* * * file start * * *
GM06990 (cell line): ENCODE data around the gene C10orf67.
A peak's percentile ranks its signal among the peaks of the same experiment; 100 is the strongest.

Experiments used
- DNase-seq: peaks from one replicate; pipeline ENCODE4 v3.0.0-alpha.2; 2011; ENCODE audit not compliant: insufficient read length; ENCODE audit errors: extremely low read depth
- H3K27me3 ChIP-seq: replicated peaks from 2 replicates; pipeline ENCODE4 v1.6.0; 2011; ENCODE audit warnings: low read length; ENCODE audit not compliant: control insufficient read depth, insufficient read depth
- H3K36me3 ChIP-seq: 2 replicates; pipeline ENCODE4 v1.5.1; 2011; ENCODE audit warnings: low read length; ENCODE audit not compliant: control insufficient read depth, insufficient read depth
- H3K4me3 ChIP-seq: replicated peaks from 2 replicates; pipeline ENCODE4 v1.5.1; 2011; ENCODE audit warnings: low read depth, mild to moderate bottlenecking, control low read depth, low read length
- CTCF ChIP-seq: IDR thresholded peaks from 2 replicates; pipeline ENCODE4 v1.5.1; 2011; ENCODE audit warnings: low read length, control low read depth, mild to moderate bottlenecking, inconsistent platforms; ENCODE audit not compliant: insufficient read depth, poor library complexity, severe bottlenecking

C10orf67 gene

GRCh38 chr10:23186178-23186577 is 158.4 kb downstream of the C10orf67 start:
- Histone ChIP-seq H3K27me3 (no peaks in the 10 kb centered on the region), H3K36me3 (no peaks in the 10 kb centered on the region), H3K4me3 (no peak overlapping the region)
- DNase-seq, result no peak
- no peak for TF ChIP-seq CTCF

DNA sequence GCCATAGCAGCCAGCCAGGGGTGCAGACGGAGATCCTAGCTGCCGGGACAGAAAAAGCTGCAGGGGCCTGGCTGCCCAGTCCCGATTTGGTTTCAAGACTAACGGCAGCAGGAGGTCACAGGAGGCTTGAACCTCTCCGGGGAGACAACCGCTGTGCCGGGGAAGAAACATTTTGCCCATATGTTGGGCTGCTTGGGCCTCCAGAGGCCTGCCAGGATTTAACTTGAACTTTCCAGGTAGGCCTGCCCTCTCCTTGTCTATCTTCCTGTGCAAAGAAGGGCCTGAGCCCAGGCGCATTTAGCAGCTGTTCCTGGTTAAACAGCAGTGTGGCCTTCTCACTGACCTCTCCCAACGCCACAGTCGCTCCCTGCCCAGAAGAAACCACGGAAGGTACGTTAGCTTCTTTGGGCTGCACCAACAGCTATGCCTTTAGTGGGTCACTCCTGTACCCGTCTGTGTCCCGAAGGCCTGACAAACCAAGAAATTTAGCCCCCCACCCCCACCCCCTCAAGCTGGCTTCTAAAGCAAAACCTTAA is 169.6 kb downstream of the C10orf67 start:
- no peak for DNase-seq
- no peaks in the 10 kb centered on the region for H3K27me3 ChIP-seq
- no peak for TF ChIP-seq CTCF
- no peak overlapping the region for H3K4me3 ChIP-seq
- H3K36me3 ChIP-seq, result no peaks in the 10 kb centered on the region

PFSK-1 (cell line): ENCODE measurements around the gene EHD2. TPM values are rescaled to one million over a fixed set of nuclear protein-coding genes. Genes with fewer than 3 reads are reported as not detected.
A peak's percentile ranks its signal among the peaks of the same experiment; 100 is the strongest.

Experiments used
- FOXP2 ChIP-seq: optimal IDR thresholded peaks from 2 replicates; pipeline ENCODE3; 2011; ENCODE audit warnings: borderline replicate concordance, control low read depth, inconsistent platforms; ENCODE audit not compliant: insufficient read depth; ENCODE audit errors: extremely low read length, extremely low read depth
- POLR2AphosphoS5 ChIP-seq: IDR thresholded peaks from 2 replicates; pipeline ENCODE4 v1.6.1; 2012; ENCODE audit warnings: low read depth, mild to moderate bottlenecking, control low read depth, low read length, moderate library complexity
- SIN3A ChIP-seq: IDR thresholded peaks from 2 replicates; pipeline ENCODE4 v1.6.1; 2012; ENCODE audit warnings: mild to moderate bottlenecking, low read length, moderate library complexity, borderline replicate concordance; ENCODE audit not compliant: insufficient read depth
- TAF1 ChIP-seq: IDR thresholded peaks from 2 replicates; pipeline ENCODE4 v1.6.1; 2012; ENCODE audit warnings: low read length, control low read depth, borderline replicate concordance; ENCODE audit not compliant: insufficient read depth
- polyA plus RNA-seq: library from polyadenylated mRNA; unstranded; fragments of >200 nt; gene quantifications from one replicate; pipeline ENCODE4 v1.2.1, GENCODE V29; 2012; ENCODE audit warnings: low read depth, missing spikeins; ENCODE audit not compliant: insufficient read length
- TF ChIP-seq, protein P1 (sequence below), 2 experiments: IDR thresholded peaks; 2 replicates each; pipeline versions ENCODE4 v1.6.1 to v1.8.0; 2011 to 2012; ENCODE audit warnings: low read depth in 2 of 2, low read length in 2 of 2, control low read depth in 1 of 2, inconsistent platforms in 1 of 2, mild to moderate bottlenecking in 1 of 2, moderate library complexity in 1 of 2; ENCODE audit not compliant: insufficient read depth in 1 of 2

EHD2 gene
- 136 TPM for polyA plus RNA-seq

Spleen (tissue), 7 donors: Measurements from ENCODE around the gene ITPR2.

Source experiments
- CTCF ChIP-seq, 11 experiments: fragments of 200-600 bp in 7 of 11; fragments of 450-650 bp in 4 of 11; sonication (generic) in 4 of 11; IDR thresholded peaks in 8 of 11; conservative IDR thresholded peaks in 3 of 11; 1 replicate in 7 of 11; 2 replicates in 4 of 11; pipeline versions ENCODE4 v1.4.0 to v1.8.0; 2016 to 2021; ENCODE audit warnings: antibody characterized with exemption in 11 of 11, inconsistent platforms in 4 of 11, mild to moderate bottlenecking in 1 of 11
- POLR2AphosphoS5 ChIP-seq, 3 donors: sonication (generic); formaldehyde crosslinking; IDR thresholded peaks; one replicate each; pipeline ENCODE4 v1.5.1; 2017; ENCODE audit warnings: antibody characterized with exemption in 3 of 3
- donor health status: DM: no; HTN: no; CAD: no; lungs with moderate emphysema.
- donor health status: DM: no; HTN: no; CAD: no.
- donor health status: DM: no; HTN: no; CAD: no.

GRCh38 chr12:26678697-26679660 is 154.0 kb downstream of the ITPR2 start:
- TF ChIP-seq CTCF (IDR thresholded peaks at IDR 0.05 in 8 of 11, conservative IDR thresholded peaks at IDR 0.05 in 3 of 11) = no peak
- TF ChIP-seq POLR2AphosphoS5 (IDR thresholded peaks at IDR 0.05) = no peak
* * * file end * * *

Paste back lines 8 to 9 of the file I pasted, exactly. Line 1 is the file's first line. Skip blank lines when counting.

- CTCF ChIP-seq: IDR thresholded peaks from 2 replicates; pipeline ENCODE4 v1.5.1; 2011; ENCODE audit warnings: low read length, control low read depth, mild to moderate bottlenecking, inconsistent platforms; ENCODE audit not compliant: insufficient read depth, poor library complexity, severe bottlenecking

C10orf67 gene